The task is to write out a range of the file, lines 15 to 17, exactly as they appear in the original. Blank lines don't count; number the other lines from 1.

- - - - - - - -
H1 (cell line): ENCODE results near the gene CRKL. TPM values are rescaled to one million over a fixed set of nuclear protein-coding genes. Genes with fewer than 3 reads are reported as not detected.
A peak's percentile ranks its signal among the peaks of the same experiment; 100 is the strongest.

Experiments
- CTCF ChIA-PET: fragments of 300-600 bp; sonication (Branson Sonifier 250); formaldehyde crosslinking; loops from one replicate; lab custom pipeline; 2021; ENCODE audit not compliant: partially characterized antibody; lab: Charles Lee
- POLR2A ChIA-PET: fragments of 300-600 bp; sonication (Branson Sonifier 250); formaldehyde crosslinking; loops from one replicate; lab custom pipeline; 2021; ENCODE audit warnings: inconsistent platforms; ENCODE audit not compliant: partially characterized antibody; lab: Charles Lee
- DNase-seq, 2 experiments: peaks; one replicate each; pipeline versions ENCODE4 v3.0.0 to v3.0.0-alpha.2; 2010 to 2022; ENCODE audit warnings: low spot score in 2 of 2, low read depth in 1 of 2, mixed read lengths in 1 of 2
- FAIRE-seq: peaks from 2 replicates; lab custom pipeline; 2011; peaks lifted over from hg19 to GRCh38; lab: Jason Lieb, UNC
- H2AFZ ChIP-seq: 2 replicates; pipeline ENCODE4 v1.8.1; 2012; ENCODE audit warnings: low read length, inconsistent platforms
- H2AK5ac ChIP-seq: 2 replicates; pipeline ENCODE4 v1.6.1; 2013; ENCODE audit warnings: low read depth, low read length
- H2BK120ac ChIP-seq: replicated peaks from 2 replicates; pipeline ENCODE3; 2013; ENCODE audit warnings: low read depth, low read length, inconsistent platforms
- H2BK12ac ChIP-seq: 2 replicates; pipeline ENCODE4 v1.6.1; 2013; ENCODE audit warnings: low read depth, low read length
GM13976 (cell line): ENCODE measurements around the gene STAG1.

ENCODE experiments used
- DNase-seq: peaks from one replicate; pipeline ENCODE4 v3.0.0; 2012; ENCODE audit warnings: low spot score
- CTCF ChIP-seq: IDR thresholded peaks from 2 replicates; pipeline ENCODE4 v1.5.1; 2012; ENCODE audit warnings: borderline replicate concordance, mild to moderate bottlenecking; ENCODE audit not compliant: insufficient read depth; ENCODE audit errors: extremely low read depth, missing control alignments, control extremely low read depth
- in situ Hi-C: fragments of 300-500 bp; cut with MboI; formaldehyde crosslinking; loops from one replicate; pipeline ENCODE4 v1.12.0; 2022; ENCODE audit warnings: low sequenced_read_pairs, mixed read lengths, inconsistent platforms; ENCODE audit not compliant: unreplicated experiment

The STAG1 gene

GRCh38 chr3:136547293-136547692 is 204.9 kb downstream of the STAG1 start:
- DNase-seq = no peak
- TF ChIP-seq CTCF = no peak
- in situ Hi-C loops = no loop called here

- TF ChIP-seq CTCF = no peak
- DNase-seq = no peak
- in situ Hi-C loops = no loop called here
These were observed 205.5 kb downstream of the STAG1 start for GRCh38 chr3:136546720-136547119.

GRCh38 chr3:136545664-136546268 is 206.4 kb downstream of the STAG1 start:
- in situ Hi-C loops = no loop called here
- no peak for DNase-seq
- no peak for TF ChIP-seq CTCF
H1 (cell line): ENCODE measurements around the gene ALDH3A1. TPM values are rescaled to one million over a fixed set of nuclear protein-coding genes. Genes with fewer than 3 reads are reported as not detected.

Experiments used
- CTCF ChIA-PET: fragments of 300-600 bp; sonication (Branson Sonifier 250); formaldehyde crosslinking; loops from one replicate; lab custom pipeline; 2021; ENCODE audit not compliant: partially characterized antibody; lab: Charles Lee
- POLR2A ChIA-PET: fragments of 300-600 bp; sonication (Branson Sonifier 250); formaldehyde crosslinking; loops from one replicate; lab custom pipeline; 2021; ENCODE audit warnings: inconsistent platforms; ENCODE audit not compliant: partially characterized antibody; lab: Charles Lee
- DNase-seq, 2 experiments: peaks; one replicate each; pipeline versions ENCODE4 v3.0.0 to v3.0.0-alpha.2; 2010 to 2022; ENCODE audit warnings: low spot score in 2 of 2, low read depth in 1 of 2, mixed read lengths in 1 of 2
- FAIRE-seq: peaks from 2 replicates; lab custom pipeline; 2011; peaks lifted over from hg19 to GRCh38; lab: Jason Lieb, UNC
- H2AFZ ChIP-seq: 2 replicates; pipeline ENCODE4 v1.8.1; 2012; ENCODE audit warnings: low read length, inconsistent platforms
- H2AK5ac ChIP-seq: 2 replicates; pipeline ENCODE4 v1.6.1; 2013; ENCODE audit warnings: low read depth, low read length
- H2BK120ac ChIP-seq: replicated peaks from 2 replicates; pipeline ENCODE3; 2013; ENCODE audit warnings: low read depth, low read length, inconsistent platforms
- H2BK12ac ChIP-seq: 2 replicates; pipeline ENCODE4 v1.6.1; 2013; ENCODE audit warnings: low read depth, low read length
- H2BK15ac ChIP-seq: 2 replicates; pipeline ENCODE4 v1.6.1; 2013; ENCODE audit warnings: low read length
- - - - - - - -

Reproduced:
- CTCF ChIP-seq: IDR thresholded peaks from 2 replicates; pipeline ENCODE4 v1.5.1; 2012; ENCODE audit warnings: borderline replicate concordance, mild to moderate bottlenecking; ENCODE audit not compliant: insufficient read depth; ENCODE audit errors: extremely low read depth, missing control alignments, control extremely low read depth
- in situ Hi-C: fragments of 300-500 bp; cut with MboI; formaldehyde crosslinking; loops from one replicate; pipeline ENCODE4 v1.12.0; 2022; ENCODE audit warnings: low sequenced_read_pairs, mixed read lengths, inconsistent platforms; ENCODE audit not compliant: unreplicated experiment

The STAG1 gene